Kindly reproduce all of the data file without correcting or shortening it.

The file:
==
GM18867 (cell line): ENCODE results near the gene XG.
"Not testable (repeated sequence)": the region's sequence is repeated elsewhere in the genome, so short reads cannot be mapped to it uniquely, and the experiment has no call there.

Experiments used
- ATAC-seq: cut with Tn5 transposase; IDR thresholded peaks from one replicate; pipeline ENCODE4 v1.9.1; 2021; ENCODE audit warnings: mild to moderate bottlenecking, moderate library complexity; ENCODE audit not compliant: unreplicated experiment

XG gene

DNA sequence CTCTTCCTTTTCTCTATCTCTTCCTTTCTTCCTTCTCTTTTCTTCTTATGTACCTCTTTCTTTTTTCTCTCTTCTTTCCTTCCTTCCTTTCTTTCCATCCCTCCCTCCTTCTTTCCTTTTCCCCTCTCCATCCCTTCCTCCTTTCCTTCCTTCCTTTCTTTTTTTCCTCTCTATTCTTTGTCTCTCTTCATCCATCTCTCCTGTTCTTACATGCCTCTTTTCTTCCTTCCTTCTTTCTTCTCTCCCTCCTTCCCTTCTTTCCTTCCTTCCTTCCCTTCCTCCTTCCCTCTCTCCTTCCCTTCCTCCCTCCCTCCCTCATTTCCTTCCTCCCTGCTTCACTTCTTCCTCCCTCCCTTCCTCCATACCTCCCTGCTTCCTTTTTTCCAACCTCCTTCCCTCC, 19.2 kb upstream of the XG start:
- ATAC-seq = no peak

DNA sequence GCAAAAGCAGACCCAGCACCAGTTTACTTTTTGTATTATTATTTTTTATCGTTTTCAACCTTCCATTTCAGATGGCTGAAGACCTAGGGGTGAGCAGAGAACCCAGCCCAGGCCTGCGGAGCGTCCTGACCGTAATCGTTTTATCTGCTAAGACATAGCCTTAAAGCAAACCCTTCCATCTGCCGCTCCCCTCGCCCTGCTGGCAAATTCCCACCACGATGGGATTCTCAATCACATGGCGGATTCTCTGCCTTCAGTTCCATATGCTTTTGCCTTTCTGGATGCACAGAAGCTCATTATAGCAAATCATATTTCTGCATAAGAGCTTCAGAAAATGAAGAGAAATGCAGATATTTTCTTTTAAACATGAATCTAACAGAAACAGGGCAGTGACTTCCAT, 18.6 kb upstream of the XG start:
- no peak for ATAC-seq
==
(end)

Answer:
GM18867 (cell line): ENCODE results near the gene XG.
"Not testable (repeated sequence)": the region's sequence is repeated elsewhere in the genome, so short reads cannot be mapped to it uniquely, and the experiment has no call there.

Experiments used
- ATAC-seq: cut with Tn5 transposase; IDR thresholded peaks from one replicate; pipeline ENCODE4 v1.9.1; 2021; ENCODE audit warnings: mild to moderate bottlenecking, moderate library complexity; ENCODE audit not compliant: unreplicated experiment

XG gene

DNA sequence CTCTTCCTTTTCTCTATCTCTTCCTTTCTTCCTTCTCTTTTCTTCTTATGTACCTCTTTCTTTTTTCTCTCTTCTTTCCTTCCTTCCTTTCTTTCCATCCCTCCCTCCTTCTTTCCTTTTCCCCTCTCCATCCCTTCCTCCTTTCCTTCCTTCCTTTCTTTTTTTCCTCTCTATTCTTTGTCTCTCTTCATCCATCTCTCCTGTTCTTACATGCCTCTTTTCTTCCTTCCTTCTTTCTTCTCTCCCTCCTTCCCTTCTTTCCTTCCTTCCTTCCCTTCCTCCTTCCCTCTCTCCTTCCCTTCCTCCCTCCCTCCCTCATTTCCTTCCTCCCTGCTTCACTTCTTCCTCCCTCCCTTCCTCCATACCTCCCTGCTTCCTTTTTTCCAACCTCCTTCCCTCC, 19.2 kb upstream of the XG start:
- ATAC-seq = no peak

DNA sequence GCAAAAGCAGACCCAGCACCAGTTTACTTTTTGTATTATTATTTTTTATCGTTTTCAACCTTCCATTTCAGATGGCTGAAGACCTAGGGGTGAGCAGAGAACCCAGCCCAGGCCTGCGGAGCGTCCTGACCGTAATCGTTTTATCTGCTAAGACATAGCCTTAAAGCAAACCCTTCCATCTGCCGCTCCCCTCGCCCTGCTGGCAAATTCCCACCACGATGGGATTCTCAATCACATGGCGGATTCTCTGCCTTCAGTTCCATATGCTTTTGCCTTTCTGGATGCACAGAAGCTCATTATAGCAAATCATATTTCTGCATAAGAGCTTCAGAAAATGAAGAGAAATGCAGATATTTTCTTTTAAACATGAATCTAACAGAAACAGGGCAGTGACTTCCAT, 18.6 kb upstream of the XG start:
- no peak for ATAC-seq